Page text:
The warm, earthy resonance of red ochre is steeped in history, carrying within it the weight of human survival. The first red pigment ever discovered, ochre was derived from iron rich rocks containing hematite hundreds of thousands of years ago, a highly pigmented mineral that easily stained the skin and could be shaped into sticks, or ground into a fine, powdered pigment. In early cultures, the colour’s resemblance to blood linked it to fertility, life and growth, a symbolism that has persisted throughout the ages.
The oldest paintings in the world were made at least 70,000 years ago, where red streaks, lines and shards illustrating raging bulls and hunters told fragmentary stories of bloodthirsty survival. But recent evidence has traced back our human interactions with red ochre at least 100,000 years, following the discovery of the Blombos Cave in South Africa, known as the “red ochre paint factory”, where tools and pigments for painting were discovered. It is thought these early, primitive cultures had multiple uses for the pigment, not just for mark making on cave walls, skin and clothing, but as a medicinal salve to prevent sun burn, clean hair, repel insects and preserve leather. Many indigenous cultures still use red ochre for these purposes today, including the Himba people of northern Namibia, who are famous for mixing ochre with butterfat to make an otjize paste as a protective coat for their hair and skin. Its function as a sunscreen may have made red ochre instrumental in extending human endurance, linking it with the ability to travel longer distances in search of food and shelter.
Evidence suggests early cultures were attaching magical, symbolic properties to the potent pigment – it was scattered over the graves of the dead as a form of respectful ritual, seeping into the ground and even staining their bones, signaling a return to the earth or rebirth in the afterlife. Warriors in many tribes also covered weapons, objects, animals, and trees in red paint, believing it would lend them magical, supernatural powers.
Evidence of red ochre continued throughout the centuries as civilizations developed, appearing across Europe, the Middle East, Southeast Asia, Russia and Australia. In ancient Egypt, red minerals were abundant in the landscape, leading them to play a prominent cultural role. In paintings, red was more commonly used to portray men’s skin, but Egyptian women were often painted wearing red clothing and used the red ochre pigment to stain their lips and cheeks, invoking some of the early sexualized associations that were to come with the colour red. Both men and women dyed their clothing red, or painted their bodies with red ochre during celebrations, associating the colour with life, health and victory. They also tapped into its healing properties, using red ochre as a medicinal salve for intestinal and eye problems.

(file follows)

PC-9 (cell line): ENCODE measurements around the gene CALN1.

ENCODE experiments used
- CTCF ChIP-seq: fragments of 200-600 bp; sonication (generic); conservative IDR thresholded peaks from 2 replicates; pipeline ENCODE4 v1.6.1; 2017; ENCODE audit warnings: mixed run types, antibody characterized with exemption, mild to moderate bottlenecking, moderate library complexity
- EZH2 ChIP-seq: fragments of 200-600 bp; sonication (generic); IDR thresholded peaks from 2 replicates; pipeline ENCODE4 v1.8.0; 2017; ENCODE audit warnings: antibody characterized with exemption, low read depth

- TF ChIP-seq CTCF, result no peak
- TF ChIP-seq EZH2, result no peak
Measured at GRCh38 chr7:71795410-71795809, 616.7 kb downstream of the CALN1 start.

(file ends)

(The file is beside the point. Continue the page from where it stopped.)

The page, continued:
Red ochre continued to be popular in ancient Greece and Rome, appearing in wall art, interiors and clothing. Referring to the ochre family of colours as “red earths”, Ancient Roman author Pliny observed them to be “found in abundance in many places.” A particularly rich, deep red ochre mineral was found in the modern-day Turkish area of Sinop, a colour which became much sought after and valuable, which Greeks and Romans came to call Sinope, and later Sinopia. The ruddy colour was associated with power and valour, while Roman soldiers wore red tunics and would paint their bodies entirely in red to celebrate victories fought and won.
Throughout medieval culture and the Renaissance, red ochre appeared in drawings, paintings and fabrics, at a time when Biblical literature and symbolism informed the majority of art production, while this earthy shade of red continued its associations with fertility and nature. Italy produced various shades of rusty toned earth that were made into pigments and crayons, leading to some of the most important works in the history of art. These include Leonardo da Vinci and Michelangelo’s sepia tinted drawings on paper, often portraying figures, animals, and plants with exquisite detail. During the Dutch Golden Age, earthy reds also featured prominently; Johannes Vermeer painted on a ground of red ochre to lend all his tranquil scenes an underlying warmth, while Rembrandt van Rijn explored how the pigment could create warm, glowing scenes, particularly when painting the women he had fallen in love with.
In recent times, the naturally occurring shades of red ochre have largely been replaced by synthetically manufactured red oxides which are much easier to reproduce. But for those seeking it out, it is still possible to buy paints and pigments made from this raw, elemental mineral, a vitally important colour, because it is so deeply intertwined into the essence of our history and survival.
Feature Photograph by Sean Tucker